We want to believe that the things will heal us. Face cream made from diamonds, water from bucolic springs, work out videos from famous people. And we’re willing to pay to be saved. We want to believe and we’re willing to pay. Sports drinks that will give us back our energy, razors with five blades to make us into football players, scents from canisters that magnetically draw people to us. Let me testify, I am not immune to the temptation of a magical fix. I had a few days to spare after a friend’s wedding in Memphis before a work meeting in Cleveland and decided to explore Arkansas. I stayed in Little Rock and took a day trip down to Hot Springs, an entire city built around the hope that hot water can cure whatever ails you. Presidents and pilgrims, even the Red Sox team went to Hot Springs in the early 1900’s. And so, at the cost of $64 dollars without tax and the plus the price a rental car, I found myself at the 1912 Buckstaff Bathhouse, being whisked in and out of tubs of hot water, my dignity left back in the locker room with my clothes. And there I sat, in a metal steam box (the local ladies called it a vapor cabinet) with nothing but my head sticking out. We want to believe and we’re willing to pay to be saved.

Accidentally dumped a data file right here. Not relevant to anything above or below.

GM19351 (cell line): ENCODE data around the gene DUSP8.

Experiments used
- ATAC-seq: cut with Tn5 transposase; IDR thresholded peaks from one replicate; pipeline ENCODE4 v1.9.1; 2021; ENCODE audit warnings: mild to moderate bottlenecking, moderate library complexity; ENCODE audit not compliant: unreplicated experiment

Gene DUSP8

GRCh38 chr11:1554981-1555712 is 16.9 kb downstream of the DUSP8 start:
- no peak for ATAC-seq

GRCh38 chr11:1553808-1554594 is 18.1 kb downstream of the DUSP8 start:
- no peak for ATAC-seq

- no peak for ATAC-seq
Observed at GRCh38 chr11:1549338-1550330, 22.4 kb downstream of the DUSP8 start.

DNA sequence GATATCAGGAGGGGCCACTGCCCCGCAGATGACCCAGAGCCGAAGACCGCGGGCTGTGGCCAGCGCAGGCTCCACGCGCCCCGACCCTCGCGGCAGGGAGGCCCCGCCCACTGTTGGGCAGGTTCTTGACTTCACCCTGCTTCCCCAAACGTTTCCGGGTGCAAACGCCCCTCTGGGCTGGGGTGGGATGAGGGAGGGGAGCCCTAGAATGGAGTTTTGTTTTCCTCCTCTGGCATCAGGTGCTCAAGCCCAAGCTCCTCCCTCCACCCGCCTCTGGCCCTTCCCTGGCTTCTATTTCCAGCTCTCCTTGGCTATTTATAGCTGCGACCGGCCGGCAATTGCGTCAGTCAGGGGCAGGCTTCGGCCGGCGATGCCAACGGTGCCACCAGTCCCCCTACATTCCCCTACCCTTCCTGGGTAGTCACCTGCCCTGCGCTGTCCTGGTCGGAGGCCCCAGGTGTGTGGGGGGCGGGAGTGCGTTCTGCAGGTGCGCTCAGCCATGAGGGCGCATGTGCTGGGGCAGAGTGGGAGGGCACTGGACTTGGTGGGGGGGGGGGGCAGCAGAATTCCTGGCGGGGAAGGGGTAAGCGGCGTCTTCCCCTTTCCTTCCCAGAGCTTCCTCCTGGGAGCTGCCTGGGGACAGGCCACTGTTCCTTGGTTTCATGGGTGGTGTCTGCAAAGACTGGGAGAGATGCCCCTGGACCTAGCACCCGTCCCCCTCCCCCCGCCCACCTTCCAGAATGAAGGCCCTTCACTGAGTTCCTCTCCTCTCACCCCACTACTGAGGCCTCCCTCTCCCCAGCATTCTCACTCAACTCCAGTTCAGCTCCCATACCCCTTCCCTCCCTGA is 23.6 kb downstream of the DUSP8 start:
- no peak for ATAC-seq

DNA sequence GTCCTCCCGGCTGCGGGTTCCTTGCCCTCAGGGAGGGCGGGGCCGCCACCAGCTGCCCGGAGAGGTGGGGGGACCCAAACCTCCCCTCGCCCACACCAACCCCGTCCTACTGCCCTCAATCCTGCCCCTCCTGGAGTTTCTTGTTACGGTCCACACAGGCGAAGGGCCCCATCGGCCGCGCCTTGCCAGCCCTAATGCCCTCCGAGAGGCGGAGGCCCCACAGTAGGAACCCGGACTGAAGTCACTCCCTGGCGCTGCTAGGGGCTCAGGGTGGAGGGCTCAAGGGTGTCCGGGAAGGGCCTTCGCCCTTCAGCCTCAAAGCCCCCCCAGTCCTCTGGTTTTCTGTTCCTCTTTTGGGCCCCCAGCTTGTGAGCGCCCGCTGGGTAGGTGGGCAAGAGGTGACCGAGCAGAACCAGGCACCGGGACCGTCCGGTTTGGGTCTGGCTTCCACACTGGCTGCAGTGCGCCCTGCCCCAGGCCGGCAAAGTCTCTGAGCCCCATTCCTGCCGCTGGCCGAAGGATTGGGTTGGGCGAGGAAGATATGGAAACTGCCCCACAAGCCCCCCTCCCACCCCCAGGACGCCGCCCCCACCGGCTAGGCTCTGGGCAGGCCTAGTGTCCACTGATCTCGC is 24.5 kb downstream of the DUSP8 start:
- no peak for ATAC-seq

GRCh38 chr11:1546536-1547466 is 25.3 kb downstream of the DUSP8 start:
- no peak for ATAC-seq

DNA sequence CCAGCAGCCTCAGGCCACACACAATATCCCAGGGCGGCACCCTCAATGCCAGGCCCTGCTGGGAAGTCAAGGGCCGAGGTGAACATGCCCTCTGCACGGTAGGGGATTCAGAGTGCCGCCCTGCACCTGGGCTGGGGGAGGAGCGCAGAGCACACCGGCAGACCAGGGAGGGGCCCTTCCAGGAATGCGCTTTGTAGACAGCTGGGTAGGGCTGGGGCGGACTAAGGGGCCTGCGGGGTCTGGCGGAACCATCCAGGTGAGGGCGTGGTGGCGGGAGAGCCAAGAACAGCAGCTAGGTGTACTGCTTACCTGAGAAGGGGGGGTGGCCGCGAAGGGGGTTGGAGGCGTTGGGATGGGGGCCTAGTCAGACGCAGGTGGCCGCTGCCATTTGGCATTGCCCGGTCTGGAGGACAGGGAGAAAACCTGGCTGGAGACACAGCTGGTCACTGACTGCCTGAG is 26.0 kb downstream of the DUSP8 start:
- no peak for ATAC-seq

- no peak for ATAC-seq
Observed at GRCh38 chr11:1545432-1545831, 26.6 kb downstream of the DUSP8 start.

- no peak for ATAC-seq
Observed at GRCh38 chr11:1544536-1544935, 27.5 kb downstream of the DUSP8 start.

Naaman’s caravan leaves the land of Aram, drives past Hot Springs and straight to Israel. He’s prepared. He’s over-packed. The scripture says he has packed “ten talents of silver, six thousand shekels of gold, and ten sets of garments” and a letter explaining his visit to the foreign king. Naaman is prepared to buy his salvation. The cost and the inconvenience are high. The ten talents weigh about 750lbs, the shekels another 150 lbs. Anyone who has weighted in the airport check-in line with bulging bags knows that feeling of embarrassment and dread of having over-packed with things you just don’t need. He’s brought everything he possibly could with him that he could use to buy his healing. Naaman is flush with material wealth, but this is not the economy of God’s salvation. Healing is not bought with talents and shekels and garments, or cars or investment portfolios or gadgets. But the temptation is high to pack our bags heavy with the things we think could save us. Naaman’s impulse is understandable. We long for the economy of God, but are resident aliens in the land where the billboards of Mammon and spam email promise that our houses, our credit cards and our stuff will save us. Naaman’s comfort hasn’t saved him so far, but he still can’t shake that impulse to over-pack. He’s got an expectation of where healing will come from and how he’ll fund it.
But God has other plans. When Naaman finally gets to the prophet Elisha, Elisha disappoints. Elisha won’t even come out of his house to address this ridiculous entourage of chariots and horses and a military general with a skin condition. Elisha’s servant directs Naaman to wash in the Jordan river seven times and then Naaman will be clean. Naaman is furious. He’s insulted. The request is ridiculous. Verse 11 reads, “But Naaman became angry and went away, saying ‘I thought that for me he would surely come out, and stand and call o the name of the Lord his God and would wave his hand over the spot and cure leprosy! Are not Abana and Pharpar, the rivers of Damascus better than all the waters of Israel? Could I not wash in them and be saved?”